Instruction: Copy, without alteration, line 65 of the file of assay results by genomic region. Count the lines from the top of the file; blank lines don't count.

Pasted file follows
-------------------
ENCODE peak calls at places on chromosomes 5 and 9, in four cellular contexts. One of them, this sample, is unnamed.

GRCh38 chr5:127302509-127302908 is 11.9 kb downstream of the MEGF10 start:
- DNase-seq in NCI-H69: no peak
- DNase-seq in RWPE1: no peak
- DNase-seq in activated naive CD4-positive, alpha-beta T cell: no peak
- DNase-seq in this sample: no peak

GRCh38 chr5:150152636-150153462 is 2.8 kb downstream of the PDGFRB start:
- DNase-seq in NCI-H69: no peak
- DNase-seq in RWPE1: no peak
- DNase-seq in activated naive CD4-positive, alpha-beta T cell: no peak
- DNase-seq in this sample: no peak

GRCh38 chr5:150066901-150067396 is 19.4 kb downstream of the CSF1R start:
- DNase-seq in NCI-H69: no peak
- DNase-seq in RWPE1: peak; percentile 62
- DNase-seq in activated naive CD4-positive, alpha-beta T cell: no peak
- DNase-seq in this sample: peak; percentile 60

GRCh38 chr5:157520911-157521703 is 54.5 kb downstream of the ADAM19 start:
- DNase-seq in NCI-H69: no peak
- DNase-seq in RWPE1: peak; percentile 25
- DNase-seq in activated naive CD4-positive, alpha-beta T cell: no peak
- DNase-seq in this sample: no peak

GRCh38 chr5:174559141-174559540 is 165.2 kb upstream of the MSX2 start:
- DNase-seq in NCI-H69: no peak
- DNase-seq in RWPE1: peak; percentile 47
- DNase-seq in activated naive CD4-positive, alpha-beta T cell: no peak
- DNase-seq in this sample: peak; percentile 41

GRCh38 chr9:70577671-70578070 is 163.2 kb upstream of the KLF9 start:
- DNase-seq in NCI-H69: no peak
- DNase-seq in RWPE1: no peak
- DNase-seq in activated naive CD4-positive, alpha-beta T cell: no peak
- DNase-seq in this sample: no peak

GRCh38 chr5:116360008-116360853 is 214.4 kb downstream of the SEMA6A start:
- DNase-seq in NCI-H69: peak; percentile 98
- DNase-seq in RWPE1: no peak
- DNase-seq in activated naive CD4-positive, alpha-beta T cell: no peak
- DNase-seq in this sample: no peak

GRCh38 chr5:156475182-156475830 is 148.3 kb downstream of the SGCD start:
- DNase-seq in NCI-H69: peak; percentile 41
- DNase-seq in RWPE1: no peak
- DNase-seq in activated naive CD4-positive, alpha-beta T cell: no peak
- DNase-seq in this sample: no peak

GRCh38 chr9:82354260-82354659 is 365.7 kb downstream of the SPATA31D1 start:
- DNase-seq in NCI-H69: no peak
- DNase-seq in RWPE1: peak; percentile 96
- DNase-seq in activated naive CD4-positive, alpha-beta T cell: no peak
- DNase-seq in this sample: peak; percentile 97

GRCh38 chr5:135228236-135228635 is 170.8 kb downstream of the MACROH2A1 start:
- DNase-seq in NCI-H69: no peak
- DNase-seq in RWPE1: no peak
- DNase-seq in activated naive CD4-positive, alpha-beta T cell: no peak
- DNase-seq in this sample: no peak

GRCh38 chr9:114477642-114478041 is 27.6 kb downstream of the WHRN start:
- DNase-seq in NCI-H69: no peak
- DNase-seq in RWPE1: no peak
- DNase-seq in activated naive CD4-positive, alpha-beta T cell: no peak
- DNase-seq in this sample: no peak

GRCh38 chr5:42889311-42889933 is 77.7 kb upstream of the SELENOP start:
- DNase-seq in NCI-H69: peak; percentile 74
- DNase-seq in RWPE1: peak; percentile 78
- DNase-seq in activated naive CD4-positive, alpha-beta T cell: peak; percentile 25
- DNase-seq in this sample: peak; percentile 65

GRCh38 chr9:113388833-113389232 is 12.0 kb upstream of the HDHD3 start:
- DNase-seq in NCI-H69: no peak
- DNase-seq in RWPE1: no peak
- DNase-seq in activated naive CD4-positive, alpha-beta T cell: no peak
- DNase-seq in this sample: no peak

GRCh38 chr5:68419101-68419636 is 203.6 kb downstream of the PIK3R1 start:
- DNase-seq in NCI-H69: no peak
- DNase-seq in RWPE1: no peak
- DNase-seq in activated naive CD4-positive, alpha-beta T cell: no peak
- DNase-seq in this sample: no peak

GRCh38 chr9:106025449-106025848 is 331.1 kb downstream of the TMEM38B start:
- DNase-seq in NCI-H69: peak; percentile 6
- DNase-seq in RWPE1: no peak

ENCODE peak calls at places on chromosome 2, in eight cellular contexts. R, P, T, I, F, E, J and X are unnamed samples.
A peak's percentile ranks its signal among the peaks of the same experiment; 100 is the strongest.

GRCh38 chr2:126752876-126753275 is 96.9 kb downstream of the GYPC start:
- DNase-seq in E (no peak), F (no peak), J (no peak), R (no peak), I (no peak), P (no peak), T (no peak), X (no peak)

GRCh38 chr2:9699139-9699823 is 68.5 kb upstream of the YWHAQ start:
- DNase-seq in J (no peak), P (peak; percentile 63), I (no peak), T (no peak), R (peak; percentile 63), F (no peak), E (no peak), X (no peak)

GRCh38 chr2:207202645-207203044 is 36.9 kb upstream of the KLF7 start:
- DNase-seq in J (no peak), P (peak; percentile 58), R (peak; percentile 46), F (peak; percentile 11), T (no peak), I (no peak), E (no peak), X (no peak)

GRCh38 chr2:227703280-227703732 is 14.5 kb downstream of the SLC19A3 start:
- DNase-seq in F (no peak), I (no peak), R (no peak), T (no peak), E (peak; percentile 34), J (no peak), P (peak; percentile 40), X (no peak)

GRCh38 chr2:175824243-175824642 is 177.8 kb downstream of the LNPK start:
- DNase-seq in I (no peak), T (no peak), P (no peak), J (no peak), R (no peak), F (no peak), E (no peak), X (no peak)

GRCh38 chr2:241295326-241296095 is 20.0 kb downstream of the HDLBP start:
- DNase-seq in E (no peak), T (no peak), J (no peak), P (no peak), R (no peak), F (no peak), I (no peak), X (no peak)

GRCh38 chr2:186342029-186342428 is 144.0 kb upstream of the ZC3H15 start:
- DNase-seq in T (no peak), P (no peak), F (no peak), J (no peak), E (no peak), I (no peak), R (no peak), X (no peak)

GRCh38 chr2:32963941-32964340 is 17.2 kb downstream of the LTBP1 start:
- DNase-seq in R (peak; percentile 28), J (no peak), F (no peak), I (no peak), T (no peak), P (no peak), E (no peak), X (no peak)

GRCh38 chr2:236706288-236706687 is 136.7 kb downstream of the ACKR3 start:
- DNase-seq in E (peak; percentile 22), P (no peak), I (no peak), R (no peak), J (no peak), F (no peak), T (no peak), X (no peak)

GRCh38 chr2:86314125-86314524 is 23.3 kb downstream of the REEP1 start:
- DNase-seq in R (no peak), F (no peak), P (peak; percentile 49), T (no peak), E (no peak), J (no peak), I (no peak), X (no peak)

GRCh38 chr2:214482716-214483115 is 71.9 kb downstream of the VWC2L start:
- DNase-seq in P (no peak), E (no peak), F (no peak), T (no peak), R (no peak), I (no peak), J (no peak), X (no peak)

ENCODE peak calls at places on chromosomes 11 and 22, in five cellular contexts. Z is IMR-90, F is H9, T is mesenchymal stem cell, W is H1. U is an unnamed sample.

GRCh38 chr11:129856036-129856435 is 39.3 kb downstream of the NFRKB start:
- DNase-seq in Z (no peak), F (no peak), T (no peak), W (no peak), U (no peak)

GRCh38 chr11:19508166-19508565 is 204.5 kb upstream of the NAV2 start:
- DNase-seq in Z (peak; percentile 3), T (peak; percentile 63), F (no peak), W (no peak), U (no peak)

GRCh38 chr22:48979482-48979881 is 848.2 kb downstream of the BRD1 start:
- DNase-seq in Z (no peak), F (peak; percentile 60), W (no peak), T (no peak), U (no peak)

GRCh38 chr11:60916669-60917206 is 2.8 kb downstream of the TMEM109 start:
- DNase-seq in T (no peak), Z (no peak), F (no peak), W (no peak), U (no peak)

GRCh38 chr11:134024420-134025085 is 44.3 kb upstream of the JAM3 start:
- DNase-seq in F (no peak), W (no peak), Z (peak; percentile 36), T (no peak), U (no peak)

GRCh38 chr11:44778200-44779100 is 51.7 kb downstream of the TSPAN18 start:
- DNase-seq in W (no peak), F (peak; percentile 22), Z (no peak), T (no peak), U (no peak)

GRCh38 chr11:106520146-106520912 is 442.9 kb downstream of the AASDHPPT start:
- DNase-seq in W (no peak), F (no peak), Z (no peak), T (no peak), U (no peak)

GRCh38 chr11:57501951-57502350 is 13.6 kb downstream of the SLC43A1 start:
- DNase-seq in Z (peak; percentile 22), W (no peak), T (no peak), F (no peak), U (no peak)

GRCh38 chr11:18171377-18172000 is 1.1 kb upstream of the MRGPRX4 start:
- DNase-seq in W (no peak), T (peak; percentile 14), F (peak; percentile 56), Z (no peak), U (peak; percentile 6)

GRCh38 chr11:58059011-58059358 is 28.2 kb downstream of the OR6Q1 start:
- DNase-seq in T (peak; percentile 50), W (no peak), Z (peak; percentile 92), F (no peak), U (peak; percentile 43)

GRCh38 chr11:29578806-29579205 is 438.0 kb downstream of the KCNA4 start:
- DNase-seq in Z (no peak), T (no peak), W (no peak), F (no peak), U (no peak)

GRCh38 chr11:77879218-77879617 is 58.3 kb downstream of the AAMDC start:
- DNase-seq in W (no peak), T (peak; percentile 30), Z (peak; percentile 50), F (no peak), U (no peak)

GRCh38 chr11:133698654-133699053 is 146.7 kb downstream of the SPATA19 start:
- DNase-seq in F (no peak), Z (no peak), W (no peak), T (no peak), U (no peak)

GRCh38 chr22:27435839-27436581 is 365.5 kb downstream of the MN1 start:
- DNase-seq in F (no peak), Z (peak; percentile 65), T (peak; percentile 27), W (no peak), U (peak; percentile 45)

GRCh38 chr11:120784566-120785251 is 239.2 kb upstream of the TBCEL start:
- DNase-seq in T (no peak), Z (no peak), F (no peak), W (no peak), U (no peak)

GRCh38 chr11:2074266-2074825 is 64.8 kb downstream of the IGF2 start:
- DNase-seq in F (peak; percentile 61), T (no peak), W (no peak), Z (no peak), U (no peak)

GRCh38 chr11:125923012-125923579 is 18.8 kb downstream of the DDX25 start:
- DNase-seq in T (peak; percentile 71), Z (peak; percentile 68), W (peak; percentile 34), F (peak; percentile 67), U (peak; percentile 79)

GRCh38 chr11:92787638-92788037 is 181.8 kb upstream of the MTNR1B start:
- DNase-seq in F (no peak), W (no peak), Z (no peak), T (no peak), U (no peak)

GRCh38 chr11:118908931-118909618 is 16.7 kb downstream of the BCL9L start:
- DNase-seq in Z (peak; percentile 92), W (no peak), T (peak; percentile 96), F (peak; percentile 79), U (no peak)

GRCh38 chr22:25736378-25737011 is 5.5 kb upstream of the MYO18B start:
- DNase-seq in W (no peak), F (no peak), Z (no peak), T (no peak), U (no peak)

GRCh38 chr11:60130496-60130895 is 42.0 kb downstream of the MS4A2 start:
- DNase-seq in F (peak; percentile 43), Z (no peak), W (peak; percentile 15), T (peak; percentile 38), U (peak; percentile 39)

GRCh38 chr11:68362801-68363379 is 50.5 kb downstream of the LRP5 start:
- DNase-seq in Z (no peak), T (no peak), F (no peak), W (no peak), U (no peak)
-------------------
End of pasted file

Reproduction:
- DNase-seq in activated naive CD4-positive, alpha-beta T cell: no peak